I started in 1989. I was involved during 88/89 in a mathematic special year studies to prepare the studies of civil engineering. In the middle of that academic year, I saw the trailer of Nikita a film by Luc Besson and it just struck my mind : I have to learn cinematography ! I made a first short, some kind of exercise, in super 8 and acquired my first photographic camera : a Nikon FG20. Then during my studies ( cinematographer ) until 95, I practises photography a lot, including in the cursus of studies. In the school, we had a lab to print B&W and also colors. My eye definitely has a preference for colors although as a viewer I do like both mediums. My paper was about the difference between film documentary & photographic reportage. In the frame of that paper, I spended 2 weeks in Palestine in October 95 (I came back 2 weeks before Rabins assassination). I brought 68 rolls with me and more than 15 y later, I should at last, exhibit those photos… After my studies, it became more difficult, on a money base, to keep on with photography (color is way more expensive than b&w) and only started again seriously around 2008 when buying a Nikon D90.


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What influences your work (can be anything)?

Too many things : film, music, painters, other photographer, real life, etc. Inspirations & influences are unquantifiable and unlimited. I simply could not list what I think of (not even mentioning what I could not think of). But I could say that 2 things, mainly, easily catch my attention : light & Humans activities.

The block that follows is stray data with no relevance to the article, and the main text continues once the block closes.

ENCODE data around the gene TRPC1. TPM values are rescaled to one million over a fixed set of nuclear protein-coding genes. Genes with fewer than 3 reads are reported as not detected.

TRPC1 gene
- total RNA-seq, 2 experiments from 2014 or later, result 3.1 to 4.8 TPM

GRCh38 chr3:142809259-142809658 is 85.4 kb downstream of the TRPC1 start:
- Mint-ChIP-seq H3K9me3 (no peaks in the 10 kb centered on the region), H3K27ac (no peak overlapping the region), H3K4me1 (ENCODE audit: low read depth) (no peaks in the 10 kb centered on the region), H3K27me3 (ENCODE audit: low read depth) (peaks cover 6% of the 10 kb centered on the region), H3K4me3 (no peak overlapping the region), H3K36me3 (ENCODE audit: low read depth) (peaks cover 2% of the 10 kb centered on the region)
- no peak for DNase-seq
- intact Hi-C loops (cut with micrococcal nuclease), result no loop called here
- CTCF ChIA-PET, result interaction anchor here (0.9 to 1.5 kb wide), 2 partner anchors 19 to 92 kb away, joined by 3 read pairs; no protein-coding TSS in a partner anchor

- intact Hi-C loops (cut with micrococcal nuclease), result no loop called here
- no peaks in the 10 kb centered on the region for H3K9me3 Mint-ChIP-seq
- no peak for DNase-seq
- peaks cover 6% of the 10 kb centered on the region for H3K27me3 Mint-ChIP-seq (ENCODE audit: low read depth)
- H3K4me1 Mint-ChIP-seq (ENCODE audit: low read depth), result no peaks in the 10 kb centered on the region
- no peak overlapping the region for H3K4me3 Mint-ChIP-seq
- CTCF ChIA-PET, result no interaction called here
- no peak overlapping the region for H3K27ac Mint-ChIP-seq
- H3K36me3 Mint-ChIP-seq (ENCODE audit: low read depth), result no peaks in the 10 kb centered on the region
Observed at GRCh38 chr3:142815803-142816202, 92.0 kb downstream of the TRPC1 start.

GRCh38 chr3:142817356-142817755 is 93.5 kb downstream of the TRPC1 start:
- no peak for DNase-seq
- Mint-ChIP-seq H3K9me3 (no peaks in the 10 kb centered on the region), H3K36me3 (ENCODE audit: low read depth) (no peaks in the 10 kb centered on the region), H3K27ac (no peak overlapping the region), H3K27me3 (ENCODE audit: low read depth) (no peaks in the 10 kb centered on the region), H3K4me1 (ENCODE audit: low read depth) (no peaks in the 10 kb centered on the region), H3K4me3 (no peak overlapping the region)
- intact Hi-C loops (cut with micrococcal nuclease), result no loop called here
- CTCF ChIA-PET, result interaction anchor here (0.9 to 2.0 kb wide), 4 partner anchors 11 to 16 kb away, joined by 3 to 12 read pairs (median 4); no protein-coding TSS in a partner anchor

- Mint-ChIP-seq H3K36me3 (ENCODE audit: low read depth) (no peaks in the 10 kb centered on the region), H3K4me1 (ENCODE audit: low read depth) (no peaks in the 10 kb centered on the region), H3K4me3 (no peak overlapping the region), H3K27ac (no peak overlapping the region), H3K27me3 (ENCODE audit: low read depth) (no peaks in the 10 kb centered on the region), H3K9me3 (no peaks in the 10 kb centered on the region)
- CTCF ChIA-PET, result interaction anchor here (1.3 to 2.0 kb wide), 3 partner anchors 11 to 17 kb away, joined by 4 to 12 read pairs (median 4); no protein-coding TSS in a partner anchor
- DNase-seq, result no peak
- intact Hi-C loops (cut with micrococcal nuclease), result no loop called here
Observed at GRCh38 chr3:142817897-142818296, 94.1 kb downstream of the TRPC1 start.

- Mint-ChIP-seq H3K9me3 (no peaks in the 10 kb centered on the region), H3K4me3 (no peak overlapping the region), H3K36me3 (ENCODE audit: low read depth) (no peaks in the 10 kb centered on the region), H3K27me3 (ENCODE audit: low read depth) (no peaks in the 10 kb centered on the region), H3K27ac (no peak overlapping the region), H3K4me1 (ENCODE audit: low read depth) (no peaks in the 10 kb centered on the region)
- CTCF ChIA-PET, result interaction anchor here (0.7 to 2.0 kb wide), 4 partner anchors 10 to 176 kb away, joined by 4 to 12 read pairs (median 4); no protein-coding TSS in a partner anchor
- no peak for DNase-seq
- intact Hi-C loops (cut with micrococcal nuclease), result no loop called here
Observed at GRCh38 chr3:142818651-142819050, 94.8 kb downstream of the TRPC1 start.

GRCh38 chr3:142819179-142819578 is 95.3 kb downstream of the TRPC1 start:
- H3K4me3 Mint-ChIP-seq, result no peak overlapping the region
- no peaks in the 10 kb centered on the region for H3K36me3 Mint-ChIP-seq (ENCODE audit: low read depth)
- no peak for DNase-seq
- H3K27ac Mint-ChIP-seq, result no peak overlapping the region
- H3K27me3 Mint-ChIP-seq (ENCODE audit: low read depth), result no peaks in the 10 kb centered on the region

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Who are your top 5 street photographers?

Of course, Ill start with Henri Cartier-Bresson, the Master, then, I would think of Marc Riboud, specially his photos of China. Im also a real admirer of Alex Webb who I discovered with his 2nd book about Haiti : an amazing sense of composition & colors. He does amazing photos whith very sharp choices of composition. And I would finally mention two Belgian photographers : Harry Gruyaert who has an amazing feeling for the colors and John Vink for his great compositions. Its a bit as if Alex Webb was a perfect mix of those two photographers. But the limit of five is really frustrating. I should at least also mention Yann Morvan a French photographer who started as a war correspondant (specially in Lebanon) and evolve to something completely different, taking portrait of people with a chambre technique.

 

My sincerest thanks go out to Frédéric for his time and effort in taking part in my PhotoJazz Five series. You can keep up with his work on his deviantArt  and Facebook pages.


About Brian Webb

Brian Q. Webb is a photography enthusiast from Los Angeles, California who spends most of his time in Taipei, Taiwan. He is especially interested in street photography as well as large format portraiture and pinhole photography. He also likes to shoot lifestyle portraiture and occasionally acts as an agent for foreign newspapers wanting event coverage in Taipei. He was also on the staff of deviantArt and is co-founder of PhotoMalaysia, the largest photography community in that country.